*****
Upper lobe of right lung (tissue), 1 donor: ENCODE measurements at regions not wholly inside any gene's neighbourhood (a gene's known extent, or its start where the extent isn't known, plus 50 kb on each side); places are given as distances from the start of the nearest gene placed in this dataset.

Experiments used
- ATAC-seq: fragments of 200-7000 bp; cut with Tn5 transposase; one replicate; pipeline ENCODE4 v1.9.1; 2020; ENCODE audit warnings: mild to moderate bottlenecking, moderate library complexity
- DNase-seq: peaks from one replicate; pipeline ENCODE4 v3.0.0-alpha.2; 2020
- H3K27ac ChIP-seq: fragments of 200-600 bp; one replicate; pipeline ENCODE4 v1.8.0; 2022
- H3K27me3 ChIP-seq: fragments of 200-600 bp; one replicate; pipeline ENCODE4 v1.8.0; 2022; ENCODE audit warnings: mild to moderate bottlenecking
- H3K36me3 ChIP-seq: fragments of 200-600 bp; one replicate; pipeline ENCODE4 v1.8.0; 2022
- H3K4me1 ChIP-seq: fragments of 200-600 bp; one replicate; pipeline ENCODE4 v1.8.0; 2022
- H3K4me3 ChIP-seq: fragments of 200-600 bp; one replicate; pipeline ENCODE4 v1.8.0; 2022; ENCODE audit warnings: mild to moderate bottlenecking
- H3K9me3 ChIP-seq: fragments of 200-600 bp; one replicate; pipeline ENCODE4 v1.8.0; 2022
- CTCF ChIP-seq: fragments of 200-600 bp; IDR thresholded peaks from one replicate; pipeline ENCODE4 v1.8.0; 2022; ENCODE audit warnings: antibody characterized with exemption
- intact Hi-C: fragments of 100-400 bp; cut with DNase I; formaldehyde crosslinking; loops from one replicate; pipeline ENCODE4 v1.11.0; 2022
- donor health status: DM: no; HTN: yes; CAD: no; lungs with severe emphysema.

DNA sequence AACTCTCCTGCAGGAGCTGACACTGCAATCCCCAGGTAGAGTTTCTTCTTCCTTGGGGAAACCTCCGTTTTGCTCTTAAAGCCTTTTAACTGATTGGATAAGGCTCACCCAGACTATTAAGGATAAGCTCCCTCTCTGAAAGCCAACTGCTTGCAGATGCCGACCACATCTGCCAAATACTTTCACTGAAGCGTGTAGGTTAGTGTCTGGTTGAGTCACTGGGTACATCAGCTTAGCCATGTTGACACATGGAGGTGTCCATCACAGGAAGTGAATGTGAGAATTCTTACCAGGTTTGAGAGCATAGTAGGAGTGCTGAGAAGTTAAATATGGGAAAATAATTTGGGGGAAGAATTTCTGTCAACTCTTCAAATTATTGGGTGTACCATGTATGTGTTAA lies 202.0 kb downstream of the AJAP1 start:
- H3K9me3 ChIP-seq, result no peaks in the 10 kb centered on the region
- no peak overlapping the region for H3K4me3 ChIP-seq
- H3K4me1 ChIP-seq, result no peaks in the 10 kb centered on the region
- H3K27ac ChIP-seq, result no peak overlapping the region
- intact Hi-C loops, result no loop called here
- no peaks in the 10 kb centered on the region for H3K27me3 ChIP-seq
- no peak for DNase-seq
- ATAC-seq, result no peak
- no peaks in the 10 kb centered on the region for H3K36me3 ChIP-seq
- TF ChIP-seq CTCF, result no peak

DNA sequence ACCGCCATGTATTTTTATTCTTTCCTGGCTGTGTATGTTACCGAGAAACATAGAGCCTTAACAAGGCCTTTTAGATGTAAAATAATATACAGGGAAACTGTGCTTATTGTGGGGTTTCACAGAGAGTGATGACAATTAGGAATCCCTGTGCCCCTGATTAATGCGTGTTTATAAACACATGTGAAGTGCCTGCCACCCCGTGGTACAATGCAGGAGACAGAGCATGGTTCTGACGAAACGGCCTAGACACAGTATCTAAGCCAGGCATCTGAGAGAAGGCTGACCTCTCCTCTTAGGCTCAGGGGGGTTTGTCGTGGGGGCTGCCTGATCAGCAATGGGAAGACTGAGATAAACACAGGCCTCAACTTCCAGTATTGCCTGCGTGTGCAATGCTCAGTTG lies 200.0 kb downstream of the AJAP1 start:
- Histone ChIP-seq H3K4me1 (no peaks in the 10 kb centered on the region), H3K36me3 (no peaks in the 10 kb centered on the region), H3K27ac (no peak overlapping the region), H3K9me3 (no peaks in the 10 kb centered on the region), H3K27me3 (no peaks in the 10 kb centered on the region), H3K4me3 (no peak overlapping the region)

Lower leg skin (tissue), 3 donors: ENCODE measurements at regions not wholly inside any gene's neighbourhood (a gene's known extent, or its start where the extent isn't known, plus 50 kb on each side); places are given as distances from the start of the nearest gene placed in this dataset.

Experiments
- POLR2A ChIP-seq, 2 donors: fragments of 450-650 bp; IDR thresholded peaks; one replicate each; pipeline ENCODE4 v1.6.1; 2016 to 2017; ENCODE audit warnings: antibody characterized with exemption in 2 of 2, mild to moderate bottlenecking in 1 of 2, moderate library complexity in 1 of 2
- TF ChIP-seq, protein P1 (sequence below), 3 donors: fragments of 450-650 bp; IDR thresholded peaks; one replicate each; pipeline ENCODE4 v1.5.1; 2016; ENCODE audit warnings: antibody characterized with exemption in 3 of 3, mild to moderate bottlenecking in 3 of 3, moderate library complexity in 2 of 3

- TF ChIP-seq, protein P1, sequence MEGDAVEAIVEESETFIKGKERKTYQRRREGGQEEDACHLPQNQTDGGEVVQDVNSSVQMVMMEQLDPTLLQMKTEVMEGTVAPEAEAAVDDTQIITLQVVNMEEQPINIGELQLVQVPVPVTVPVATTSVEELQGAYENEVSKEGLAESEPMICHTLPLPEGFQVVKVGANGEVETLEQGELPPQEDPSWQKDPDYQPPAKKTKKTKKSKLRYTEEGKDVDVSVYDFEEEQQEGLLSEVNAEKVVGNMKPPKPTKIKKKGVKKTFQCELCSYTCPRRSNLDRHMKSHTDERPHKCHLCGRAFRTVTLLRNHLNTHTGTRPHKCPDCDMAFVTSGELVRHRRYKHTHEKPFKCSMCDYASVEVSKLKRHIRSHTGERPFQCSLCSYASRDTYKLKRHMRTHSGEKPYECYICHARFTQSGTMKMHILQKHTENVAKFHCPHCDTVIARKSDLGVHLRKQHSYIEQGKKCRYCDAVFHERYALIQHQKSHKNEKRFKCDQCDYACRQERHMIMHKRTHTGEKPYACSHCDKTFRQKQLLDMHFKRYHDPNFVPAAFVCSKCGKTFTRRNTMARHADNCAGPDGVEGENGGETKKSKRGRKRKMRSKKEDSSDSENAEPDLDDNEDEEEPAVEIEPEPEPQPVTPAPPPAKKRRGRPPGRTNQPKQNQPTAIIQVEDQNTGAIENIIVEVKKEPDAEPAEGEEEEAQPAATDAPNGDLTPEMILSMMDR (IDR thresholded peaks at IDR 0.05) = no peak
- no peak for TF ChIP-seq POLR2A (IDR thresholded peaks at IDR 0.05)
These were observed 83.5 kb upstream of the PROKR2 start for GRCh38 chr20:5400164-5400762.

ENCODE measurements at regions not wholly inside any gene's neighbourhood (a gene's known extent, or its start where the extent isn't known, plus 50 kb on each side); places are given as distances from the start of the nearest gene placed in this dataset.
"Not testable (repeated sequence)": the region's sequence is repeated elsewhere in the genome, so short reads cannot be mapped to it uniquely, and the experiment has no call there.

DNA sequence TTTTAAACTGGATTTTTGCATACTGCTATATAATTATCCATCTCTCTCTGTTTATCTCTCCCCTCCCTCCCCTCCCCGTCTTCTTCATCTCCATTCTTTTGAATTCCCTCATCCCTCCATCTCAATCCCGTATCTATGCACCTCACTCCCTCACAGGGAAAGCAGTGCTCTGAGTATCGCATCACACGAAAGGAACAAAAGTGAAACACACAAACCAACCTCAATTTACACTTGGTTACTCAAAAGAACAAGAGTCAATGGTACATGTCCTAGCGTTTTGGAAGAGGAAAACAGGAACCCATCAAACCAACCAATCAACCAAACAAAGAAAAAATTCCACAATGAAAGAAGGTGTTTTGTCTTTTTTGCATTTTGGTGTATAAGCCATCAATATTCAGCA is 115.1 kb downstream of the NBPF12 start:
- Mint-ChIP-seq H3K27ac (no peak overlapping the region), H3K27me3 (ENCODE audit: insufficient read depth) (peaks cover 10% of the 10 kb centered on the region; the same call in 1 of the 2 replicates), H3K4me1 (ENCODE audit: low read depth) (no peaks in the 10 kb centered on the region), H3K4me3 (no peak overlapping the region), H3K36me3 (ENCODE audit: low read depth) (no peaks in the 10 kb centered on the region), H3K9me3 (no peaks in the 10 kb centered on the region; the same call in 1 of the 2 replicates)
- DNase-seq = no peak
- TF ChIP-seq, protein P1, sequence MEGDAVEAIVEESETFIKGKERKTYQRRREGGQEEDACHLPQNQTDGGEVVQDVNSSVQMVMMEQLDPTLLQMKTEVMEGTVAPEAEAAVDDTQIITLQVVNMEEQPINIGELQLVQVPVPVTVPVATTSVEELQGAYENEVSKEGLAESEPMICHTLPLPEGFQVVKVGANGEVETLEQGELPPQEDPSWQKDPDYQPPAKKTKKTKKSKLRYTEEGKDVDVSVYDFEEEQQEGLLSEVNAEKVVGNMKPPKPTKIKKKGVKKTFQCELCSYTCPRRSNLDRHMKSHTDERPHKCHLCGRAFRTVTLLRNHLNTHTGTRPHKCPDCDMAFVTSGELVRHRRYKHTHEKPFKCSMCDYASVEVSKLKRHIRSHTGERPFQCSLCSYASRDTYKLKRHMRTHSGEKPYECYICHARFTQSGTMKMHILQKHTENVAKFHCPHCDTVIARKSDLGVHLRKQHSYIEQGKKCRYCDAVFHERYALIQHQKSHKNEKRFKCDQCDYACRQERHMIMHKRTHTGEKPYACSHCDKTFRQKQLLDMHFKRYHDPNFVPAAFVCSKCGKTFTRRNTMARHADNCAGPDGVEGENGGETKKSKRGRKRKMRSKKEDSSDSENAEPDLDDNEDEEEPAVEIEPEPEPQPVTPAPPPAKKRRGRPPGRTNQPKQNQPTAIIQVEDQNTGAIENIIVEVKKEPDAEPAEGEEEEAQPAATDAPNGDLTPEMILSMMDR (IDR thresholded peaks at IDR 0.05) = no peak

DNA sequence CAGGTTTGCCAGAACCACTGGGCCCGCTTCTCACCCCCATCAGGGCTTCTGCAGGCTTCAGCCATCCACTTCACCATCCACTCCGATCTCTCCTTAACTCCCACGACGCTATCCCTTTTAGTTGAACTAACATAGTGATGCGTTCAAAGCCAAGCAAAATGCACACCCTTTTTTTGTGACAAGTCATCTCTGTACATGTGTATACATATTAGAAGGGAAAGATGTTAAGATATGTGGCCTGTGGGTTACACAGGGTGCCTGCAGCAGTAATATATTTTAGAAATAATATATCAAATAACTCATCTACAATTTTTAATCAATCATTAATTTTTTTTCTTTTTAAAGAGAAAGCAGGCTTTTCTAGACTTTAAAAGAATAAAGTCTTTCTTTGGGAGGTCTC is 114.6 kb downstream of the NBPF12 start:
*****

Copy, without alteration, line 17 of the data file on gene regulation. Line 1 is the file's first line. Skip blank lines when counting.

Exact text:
- H3K4me1 ChIP-seq, result no peaks in the 10 kb centered on the region